In a meta-analysis of diagnostic accuracy of elastography in breast cancer diagnosis, strain-ratio analysis was inferior to visual scoring [30]. Our analysis showed that strain-ratios had a higher sensitivity and specificity than visual scoring in a phantom. In vivo, the tissues surrounding focal lesions are often quite heterogeneous. The positioning of the reference ROI, for the strain-ratio calculation, may therefore have a large influence on the assessment of stiffness. In our phantom, the surrounding medium was homogenous. This difference may be the reason why we find a better prediction of target stiffness for strain-ratio measurements than for visual scoring. The color scale in strain-histogram analysis is defined by the average strain in the elastography-box and not by a reference ROI. Strain-histograms may therefore provide a better diagnostic tool in inhomogeneous tissues. A meta-analysis of endoscopic SE of focal pancreatic masses showed higher diagnostic accuracy for semi-quantitative assessments (both strain-ratios and strain-histograms) than for visual scoring [31]. This corresponds well with our findings. In endoscopic US transducers and pre-settings differ however from the ones used in the present study which makes direct comparisons difficult.

As the cylinders in the phantom used in the present study had four different levels of stiffness, we applied a four point visual scale for visual scorings. A similar scale using five points has previously been proposed by Itoh et al. [5] and has been widely applied in clinical practice[8].

When the dichotomous stiffness scale was used, we found a significant difference in the sensitivity and specificity of experienced and inexperienced observers doing visual scorings. When using a four point scale, there was no significant difference. This finding may explain some of the variation between different observers reported in previous studies [9], [11], [14], [15]. To our knowledge no studies have investigated the effect of experience on visual scoring in SE previously.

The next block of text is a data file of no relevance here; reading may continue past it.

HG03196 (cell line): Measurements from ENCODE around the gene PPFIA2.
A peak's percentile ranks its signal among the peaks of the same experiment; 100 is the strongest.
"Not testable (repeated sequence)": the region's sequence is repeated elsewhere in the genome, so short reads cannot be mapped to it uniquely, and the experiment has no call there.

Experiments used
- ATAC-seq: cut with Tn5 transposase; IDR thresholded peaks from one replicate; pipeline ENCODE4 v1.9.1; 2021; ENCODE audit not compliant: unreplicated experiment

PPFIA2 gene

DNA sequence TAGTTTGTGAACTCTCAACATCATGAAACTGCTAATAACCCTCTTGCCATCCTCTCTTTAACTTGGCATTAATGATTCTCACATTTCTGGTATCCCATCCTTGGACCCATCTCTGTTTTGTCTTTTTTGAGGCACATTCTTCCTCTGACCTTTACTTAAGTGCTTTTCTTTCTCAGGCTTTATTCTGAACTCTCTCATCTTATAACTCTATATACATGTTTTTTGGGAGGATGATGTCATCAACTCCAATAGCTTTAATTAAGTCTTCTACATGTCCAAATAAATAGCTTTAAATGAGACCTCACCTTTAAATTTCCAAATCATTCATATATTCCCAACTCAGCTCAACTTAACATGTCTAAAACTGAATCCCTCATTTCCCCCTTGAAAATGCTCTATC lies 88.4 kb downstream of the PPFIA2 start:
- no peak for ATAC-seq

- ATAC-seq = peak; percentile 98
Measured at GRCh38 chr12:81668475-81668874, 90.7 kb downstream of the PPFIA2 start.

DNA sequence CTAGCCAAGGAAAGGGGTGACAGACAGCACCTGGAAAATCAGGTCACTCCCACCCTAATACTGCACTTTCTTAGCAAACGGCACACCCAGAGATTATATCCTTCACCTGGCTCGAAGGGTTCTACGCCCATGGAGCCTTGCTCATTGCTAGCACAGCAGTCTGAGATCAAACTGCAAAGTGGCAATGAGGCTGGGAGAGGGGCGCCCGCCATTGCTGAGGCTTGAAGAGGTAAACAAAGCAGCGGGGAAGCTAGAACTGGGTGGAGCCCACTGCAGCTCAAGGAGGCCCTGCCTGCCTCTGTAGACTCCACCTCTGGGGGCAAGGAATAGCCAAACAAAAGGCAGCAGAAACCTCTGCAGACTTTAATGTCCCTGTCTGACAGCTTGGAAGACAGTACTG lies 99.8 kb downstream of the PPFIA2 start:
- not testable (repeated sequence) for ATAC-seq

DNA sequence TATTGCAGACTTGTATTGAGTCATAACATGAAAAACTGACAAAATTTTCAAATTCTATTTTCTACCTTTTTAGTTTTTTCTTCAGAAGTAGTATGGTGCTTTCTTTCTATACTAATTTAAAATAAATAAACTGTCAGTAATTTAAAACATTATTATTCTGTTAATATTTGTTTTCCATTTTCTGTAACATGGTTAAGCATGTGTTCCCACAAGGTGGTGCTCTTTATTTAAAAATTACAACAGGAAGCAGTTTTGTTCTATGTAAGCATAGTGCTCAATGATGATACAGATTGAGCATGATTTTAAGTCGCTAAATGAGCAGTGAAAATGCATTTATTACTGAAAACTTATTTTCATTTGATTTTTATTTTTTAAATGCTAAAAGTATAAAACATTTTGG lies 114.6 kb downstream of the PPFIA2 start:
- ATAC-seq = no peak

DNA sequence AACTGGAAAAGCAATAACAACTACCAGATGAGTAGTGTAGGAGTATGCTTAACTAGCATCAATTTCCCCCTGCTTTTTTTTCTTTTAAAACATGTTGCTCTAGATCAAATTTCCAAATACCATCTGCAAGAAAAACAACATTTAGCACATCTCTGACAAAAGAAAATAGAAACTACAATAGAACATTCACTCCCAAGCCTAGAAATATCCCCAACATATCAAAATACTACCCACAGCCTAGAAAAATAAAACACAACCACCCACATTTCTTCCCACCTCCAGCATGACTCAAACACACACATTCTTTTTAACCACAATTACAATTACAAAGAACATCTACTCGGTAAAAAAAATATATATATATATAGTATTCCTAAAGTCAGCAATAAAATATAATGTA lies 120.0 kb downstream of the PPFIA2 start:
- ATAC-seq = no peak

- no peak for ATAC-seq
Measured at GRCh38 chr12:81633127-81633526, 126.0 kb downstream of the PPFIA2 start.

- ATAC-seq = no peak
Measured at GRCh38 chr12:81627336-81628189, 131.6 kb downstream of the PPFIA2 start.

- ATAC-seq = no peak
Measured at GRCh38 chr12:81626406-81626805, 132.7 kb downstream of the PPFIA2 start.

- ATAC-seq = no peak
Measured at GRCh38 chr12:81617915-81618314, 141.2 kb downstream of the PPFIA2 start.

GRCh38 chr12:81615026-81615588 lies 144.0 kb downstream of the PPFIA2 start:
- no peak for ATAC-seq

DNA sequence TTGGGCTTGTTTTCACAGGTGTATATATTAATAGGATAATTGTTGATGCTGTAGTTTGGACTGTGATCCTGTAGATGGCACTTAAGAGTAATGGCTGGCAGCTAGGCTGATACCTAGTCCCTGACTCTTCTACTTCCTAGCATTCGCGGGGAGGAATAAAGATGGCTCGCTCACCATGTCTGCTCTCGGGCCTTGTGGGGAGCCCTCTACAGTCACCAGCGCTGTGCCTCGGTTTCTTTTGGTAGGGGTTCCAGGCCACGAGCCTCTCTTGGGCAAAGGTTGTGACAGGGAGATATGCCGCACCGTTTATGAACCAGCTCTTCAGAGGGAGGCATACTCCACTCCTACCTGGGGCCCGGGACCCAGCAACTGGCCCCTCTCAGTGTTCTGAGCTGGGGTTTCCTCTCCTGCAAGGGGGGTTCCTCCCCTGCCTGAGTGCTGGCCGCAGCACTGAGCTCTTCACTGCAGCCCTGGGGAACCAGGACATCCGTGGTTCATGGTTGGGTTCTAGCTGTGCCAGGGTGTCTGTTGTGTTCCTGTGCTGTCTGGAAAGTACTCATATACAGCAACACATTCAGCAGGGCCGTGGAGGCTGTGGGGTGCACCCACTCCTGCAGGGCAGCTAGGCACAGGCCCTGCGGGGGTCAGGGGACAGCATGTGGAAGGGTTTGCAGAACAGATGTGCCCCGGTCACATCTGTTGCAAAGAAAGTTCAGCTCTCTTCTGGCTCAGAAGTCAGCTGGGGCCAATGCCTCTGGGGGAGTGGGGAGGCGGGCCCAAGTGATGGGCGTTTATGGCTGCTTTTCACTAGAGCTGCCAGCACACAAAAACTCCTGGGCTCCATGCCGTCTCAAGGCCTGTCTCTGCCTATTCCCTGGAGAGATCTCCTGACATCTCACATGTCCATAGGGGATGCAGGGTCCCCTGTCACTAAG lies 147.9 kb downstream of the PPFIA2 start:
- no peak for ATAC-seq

Our phantom study has illustrated the impact of several parameters on three different methods of evaluation of strain elastography. These parameters must be taken into account, when performing elastography in a clinical setting.

In a study by Havre et al. the influence of different scan parameters on the elastogram quality was evaluated when using a visual scale on a phantom [15]. They concluded that a pre-setting corresponding to our pre-setting no. 1 was optimal in a phantom. We found no significant influence from the pre-settings on the prediction of target stiffness. Thus, in a phantom, the perceived visual quality may change to a certain degree without altering the prediction of target strain. Pre-setting no. 1, with a low elasticity dynamic range, correlates well with the phantom used because tissues are depicted as either hard (blue) or soft (red). Pre-setting no. 2, with higher elasticity dynamic range, may better depict the variance of stiffness within in-vivo tissue. No studies on the influence of elastography pre-setting on diagnostic performance have been published previously.